Knight officially re-introduces ‘Heroes’ bill

By Kevin Kenney

Last update: Thursday, February 16th, 2017

As he promised in an exclusive Signal story a day earlier, Rep. Steve Knight on Thursday re-introduced his No Hero Left Untreated Act on the House floor in Washington.

The bill — with 50 co-sponsors instead of the anticipated 47, across both parties — would begin a one-year pilot program to help veterans suffering post-traumatic stress and other brain issues, as well as opiate addiction.

The programs would use new, high-tech but still experimental neurological treatments known as Magnetic Resonance Therapy, or MRT.

“The No Hero Left Untreated Act would support and expand on promising technology to bring relief to our heroes, which is why it received widespread support last Congress,” Knight, a Republican who represents Santa Clarita’s 25th Congressional District, said in a statement.

“I look forward to building on that momentum and working with my colleagues to ensure that we get our service men and women the treatment they deserve.”

Knight’s original bill passed the House last year and got bipartisan sponsorship in the Senate, but Congress recessed before the upper chamber could vote on it.

For a bill to become law, it must pass both houses of Congress in the same session, which necessitated Knight re-introducing the measure.

The new measure now awaits committee assignment.

kkenney@signalscv.com

(661) 287-5525

 

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Knight officially re-introduces ‘Heroes’ bill

Congressman Steve Knight. Dan Watson/The Signal

As he promised in an exclusive Signal story a day earlier, Rep. Steve Knight on Thursday re-introduced his No Hero Left Untreated Act on the House floor in Washington.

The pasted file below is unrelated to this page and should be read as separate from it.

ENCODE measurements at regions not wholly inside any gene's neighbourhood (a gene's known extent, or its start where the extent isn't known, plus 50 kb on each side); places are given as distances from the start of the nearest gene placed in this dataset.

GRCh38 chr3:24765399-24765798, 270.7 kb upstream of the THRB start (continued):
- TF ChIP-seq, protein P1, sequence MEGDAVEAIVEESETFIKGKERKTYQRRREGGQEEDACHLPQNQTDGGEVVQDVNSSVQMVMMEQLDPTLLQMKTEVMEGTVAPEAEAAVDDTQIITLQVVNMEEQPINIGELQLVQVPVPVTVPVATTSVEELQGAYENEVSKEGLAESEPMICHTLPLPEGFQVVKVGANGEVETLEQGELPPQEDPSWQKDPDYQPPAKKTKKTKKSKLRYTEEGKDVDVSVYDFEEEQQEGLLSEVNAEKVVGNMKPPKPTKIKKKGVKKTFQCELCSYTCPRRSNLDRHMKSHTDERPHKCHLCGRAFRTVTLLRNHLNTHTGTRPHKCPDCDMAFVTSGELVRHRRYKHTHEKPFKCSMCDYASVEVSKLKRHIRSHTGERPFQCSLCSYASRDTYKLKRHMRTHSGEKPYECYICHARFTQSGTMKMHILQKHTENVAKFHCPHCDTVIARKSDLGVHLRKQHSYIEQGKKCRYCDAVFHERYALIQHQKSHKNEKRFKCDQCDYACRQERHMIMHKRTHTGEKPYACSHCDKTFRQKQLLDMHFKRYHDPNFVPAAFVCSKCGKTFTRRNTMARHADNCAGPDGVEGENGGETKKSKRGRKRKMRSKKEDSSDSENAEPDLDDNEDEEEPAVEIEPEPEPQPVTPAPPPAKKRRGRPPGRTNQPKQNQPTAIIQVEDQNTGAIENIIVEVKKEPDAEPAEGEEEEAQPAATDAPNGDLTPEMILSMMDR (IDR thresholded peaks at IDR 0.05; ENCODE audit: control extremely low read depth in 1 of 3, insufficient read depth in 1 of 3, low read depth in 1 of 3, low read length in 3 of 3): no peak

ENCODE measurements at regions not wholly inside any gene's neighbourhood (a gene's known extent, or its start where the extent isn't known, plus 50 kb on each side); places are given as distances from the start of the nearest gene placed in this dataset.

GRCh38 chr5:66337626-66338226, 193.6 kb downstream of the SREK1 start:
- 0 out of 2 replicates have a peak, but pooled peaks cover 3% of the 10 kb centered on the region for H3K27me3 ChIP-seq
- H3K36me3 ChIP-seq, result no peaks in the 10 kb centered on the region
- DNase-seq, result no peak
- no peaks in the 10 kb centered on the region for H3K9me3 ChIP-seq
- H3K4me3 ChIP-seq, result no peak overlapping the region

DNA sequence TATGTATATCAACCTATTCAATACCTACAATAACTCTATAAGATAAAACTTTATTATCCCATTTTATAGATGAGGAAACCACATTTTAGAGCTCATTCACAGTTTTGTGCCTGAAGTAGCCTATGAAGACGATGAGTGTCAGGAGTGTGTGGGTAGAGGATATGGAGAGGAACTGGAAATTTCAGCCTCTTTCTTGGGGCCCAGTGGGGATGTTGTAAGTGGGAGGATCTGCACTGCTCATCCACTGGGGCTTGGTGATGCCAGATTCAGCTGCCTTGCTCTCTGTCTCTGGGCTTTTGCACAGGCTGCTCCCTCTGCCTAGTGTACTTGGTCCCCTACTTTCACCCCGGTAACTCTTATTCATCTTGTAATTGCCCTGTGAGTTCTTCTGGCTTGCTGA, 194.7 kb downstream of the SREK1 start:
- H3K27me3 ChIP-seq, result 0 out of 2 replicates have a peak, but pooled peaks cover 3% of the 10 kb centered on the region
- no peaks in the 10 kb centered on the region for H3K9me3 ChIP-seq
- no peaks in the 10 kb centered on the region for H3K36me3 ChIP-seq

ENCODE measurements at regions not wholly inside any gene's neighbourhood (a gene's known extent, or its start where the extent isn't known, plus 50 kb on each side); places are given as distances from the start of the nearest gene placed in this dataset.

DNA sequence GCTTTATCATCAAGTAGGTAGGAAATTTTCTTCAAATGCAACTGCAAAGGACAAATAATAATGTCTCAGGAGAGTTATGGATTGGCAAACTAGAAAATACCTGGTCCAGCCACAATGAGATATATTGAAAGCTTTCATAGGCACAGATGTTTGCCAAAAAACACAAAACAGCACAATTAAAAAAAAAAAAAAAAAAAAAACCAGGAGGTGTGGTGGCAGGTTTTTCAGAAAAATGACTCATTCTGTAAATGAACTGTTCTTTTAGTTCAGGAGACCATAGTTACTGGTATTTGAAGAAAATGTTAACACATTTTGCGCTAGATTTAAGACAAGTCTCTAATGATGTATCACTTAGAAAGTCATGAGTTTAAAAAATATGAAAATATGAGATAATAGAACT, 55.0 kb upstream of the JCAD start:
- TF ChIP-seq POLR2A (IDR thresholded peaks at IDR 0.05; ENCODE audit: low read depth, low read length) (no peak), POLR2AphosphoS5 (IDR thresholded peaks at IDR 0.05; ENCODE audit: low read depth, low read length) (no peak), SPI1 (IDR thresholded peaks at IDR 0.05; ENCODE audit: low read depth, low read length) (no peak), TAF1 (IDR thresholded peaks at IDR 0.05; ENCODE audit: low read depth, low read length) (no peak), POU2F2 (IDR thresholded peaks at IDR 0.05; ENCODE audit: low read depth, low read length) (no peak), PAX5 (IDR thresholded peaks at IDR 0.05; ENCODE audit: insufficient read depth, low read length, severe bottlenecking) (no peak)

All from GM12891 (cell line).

The bill — with 50 co-sponsors instead of the anticipated 47, across both parties — would begin a one-year pilot program to help veterans suffering post-traumatic stress and other brain issues, as well as opiate addiction.

The programs would use new, high-tech but still experimental neurological treatments known as Magnetic Resonance Therapy, or MRT.

“The No Hero Left Untreated Act would support and expand on promising technology to bring relief to our heroes, which is why it received widespread support last Congress,” Knight, a Republican who represents Santa Clarita’s 25th Congressional District, said in a statement.

“I look forward to building on that momentum and working with my colleagues to ensure that we get our service men and women the treatment they deserve.”

Knight’s original bill passed the House last year and got bipartisan sponsorship in the Senate, but Congress recessed before the upper chamber could vote on it.

For a bill to become law, it must pass both houses of Congress in the same session, which necessitated Knight re-introducing the measure.

The new measure now awaits committee assignment.

kkenney@signalscv.com

(661) 287-5525

 

About the author

Kevin Kenney

Kevin Kenney

Over 30-plus years, Kevin Kenney has been a writer and editor for United Press International, the New York Post and Fox Sports, among other outlets. He joined The Signal in 2016.

Kevin Kenney

Kevin Kenney

Over 30-plus years, Kevin Kenney has been a writer and editor for United Press International, the New York Post and Fox Sports, among other outlets. He joined The Signal in 2016.